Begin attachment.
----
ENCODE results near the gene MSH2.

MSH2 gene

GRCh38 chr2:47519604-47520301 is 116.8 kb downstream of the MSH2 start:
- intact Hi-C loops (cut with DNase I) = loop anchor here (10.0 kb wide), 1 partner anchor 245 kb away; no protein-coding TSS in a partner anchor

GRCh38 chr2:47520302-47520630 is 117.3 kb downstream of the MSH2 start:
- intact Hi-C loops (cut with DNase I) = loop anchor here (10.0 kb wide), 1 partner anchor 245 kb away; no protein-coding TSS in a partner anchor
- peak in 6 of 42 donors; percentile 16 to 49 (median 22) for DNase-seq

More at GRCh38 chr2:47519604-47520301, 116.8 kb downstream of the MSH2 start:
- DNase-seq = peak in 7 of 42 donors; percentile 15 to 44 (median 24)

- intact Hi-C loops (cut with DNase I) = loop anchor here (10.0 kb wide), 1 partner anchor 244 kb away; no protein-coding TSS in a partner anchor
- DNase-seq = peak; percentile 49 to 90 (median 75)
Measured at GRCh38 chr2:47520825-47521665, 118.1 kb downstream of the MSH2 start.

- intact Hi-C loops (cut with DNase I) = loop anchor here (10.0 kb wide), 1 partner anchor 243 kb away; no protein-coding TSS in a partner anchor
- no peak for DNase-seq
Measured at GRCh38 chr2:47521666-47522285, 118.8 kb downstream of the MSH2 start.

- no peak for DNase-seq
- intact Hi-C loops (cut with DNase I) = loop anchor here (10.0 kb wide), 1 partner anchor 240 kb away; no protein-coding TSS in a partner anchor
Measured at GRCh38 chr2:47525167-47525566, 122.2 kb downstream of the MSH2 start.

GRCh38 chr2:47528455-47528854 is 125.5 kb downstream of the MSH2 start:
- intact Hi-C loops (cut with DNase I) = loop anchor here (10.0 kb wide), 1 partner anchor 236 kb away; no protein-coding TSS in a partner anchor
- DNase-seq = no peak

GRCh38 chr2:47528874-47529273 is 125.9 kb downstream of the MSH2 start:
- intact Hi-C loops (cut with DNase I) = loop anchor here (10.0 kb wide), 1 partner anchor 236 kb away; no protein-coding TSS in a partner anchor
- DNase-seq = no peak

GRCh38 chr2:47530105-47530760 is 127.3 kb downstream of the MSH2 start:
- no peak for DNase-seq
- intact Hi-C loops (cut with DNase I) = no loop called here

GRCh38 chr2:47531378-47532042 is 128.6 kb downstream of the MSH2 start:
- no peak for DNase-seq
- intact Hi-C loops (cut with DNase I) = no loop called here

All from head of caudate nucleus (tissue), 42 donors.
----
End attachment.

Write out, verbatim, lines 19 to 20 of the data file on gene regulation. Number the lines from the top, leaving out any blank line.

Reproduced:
GRCh38 chr2:47528455-47528854 is 125.5 kb downstream of the MSH2 start:
- intact Hi-C loops (cut with DNase I) = loop anchor here (10.0 kb wide), 1 partner anchor 236 kb away; no protein-coding TSS in a partner anchor